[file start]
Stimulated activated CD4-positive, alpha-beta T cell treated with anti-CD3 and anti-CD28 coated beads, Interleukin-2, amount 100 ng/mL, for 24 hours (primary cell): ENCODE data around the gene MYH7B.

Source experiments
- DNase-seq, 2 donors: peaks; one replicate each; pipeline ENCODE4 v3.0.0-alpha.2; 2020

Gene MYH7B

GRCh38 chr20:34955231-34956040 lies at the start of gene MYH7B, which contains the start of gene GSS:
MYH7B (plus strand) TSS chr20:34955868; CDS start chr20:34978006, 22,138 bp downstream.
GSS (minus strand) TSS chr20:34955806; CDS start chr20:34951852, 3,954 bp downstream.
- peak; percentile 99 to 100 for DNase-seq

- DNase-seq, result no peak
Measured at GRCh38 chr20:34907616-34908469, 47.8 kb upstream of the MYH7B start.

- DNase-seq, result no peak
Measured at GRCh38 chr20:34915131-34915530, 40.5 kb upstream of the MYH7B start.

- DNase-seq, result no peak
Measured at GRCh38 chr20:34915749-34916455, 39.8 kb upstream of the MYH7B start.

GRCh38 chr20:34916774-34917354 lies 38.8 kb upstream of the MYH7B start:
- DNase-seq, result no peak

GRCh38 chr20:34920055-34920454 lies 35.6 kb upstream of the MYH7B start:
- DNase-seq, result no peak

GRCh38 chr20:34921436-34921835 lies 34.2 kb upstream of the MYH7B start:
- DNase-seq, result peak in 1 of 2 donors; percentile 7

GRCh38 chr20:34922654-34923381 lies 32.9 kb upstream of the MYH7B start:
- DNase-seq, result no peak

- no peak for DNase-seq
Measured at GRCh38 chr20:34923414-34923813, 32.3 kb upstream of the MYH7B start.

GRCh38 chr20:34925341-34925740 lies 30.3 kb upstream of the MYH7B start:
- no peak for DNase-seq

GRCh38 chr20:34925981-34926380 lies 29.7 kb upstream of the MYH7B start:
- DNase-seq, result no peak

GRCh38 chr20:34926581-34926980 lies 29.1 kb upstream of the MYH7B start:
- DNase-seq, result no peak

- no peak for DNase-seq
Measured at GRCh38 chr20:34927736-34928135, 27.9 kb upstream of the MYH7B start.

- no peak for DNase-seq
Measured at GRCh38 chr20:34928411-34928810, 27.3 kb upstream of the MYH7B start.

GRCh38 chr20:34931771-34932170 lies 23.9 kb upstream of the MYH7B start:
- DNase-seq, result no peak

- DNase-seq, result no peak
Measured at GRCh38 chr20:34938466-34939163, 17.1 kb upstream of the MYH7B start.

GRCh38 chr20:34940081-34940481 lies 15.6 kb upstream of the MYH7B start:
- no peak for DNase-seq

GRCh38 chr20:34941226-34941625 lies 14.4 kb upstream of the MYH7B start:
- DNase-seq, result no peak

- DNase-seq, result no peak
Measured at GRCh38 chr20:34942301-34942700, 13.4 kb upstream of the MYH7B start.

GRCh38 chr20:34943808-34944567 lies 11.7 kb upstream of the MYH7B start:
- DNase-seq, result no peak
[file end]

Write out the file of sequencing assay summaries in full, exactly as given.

Stimulated activated CD4-positive, alpha-beta T cell treated with anti-CD3 and anti-CD28 coated beads, Interleukin-2, amount 100 ng/mL, for 24 hours (primary cell): ENCODE data around the gene MYH7B.

Source experiments
- DNase-seq, 2 donors: peaks; one replicate each; pipeline ENCODE4 v3.0.0-alpha.2; 2020

Gene MYH7B

GRCh38 chr20:34955231-34956040 lies at the start of gene MYH7B, which contains the start of gene GSS:
MYH7B (plus strand) TSS chr20:34955868; CDS start chr20:34978006, 22,138 bp downstream.
GSS (minus strand) TSS chr20:34955806; CDS start chr20:34951852, 3,954 bp downstream.
- peak; percentile 99 to 100 for DNase-seq

- DNase-seq, result no peak
Measured at GRCh38 chr20:34907616-34908469, 47.8 kb upstream of the MYH7B start.

- DNase-seq, result no peak
Measured at GRCh38 chr20:34915131-34915530, 40.5 kb upstream of the MYH7B start.

- DNase-seq, result no peak
Measured at GRCh38 chr20:34915749-34916455, 39.8 kb upstream of the MYH7B start.

GRCh38 chr20:34916774-34917354 lies 38.8 kb upstream of the MYH7B start:
- DNase-seq, result no peak

GRCh38 chr20:34920055-34920454 lies 35.6 kb upstream of the MYH7B start:
- DNase-seq, result no peak

GRCh38 chr20:34921436-34921835 lies 34.2 kb upstream of the MYH7B start:
- DNase-seq, result peak in 1 of 2 donors; percentile 7

GRCh38 chr20:34922654-34923381 lies 32.9 kb upstream of the MYH7B start:
- DNase-seq, result no peak

- no peak for DNase-seq
Measured at GRCh38 chr20:34923414-34923813, 32.3 kb upstream of the MYH7B start.

GRCh38 chr20:34925341-34925740 lies 30.3 kb upstream of the MYH7B start:
- no peak for DNase-seq

GRCh38 chr20:34925981-34926380 lies 29.7 kb upstream of the MYH7B start:
- DNase-seq, result no peak

GRCh38 chr20:34926581-34926980 lies 29.1 kb upstream of the MYH7B start:
- DNase-seq, result no peak

- no peak for DNase-seq
Measured at GRCh38 chr20:34927736-34928135, 27.9 kb upstream of the MYH7B start.

- no peak for DNase-seq
Measured at GRCh38 chr20:34928411-34928810, 27.3 kb upstream of the MYH7B start.

GRCh38 chr20:34931771-34932170 lies 23.9 kb upstream of the MYH7B start:
- DNase-seq, result no peak

- DNase-seq, result no peak
Measured at GRCh38 chr20:34938466-34939163, 17.1 kb upstream of the MYH7B start.

GRCh38 chr20:34940081-34940481 lies 15.6 kb upstream of the MYH7B start:
- no peak for DNase-seq

GRCh38 chr20:34941226-34941625 lies 14.4 kb upstream of the MYH7B start:
- DNase-seq, result no peak

- DNase-seq, result no peak
Measured at GRCh38 chr20:34942301-34942700, 13.4 kb upstream of the MYH7B start.

GRCh38 chr20:34943808-34944567 lies 11.7 kb upstream of the MYH7B start:
- DNase-seq, result no peak